Our next post for the Identification Trainers for the Future project introduces our third new trainee for this year (meet Alex and Steph in our earlier posts). April Windle found out about the project at the NBN conference in 2015 and applied for the final group of trainees. We were very impressed with her ‘bog in a box’ display at selection day in December looking at plant composition in restored and unrestored bogs in Exmoor.

Hi, my name’s April. Zoology graduate, nature lover and aspiring conservationist from Devon. To me, the UK’s natural environment is absolutely fascinating, whether it’s the overwhelming openness of the moors or the secluded nature of a wooded combe, every aspect of our British wildlife never fails to amaze me.

April Windle Picture (1)

April Windle

Having grown up in the South West, it’s difficult not to have an unrequited love for the countryside, and all the wildlife wonders that you can find there. On my doorstep, there has always been plenty to explore, and ample opportunities to see the most stunning array of biodiversity.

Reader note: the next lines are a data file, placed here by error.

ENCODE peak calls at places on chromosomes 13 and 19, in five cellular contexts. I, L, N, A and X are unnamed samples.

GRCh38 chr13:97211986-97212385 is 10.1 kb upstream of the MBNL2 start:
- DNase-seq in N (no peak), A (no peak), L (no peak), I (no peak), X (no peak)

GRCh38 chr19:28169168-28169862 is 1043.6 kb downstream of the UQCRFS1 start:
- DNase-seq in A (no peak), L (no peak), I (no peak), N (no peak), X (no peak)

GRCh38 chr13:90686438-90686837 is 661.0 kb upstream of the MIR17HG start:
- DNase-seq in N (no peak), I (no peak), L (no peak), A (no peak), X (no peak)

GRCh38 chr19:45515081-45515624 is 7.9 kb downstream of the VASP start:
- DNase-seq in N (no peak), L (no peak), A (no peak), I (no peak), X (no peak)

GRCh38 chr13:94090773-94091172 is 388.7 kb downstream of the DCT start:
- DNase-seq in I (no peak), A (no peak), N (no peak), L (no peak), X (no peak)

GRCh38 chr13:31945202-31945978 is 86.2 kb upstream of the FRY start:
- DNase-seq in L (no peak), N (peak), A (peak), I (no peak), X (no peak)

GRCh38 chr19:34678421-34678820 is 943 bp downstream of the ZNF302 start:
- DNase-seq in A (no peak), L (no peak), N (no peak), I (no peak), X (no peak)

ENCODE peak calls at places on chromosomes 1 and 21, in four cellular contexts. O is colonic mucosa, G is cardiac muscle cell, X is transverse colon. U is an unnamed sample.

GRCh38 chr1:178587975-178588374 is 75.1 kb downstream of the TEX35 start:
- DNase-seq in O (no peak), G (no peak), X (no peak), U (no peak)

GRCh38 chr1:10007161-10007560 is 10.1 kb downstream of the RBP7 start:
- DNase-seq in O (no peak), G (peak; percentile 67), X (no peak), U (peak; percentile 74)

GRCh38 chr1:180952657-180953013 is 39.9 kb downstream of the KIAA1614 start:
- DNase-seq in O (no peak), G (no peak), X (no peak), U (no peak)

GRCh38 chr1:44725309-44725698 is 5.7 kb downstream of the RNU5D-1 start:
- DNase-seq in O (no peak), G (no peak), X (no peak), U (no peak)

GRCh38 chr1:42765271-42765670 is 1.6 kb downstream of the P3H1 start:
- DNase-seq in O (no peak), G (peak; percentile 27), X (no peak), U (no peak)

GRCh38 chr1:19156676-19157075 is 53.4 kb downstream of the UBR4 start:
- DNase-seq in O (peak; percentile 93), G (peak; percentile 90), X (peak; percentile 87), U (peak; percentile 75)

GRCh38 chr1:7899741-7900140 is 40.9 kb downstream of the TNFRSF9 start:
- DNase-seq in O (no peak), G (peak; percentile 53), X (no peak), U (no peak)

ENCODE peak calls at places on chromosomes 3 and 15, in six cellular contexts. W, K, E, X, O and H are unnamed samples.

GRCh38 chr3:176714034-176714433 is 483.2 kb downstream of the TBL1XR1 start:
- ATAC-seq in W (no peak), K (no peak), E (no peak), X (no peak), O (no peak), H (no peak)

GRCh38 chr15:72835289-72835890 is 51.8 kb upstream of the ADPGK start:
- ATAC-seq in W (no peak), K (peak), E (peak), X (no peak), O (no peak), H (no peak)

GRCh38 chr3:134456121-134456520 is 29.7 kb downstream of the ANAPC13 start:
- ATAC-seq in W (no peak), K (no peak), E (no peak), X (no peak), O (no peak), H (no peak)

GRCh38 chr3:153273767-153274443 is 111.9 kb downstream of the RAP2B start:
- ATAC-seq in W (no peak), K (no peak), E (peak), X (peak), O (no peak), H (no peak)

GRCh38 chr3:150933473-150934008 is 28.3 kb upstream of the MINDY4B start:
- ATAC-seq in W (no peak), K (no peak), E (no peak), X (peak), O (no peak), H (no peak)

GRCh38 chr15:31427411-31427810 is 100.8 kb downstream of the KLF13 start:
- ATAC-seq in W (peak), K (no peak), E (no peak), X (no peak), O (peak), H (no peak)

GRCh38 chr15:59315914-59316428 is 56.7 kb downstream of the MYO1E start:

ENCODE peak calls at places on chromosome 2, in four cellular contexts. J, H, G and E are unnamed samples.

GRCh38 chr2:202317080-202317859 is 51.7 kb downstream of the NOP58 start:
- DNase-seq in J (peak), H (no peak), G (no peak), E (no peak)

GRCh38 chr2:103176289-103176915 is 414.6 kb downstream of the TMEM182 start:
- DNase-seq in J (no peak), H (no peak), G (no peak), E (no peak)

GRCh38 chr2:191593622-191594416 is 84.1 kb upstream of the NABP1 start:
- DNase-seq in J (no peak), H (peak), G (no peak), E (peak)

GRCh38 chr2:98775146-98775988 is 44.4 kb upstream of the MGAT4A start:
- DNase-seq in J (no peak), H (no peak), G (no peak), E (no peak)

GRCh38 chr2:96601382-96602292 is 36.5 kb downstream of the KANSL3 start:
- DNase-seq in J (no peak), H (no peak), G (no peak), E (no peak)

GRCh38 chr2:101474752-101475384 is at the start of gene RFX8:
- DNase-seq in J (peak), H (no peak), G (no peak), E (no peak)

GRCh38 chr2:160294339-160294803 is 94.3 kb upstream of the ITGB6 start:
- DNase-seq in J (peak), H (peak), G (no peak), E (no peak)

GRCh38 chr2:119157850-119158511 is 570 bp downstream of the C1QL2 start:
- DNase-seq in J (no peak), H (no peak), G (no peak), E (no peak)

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Your best rockpooling photos | Big Seaweed Search

Seaweed scientist Professor Juliet Brodie tells us about the fantastic photos submitted through the Big Seaweed Search so far.

I’m fascinated by seaweeds and my research includes finding out about their diversity, and the impact of climate change and ocean acidification on their distribution. As part of this, I worked with my colleagues across the Museum to set up the Big Seaweed Search and I’m so pleased to see that lots of you have taken part and have sent your photos in for my research. I’ve just been exploring the first few months of data entered and I’m very excited by what I have seen so far.

Photo showing the seaweeds in the centre, with arrows added to show their location (coral weeds to the right of centre, and calcified crusts to the left of centre)

Some people think seaweeds are dull and brown but I was very taken with this beautiful image of the pink coral weeds (white arrow) and calcified crusts (black arrow) growing together. Photo © Jessica Jennings

In particular, the photographs people have uploaded are excellent as they enable me to tell very quickly whether a seaweed has been identified correctly or not – this is essential for me to be able to use the observations in my research.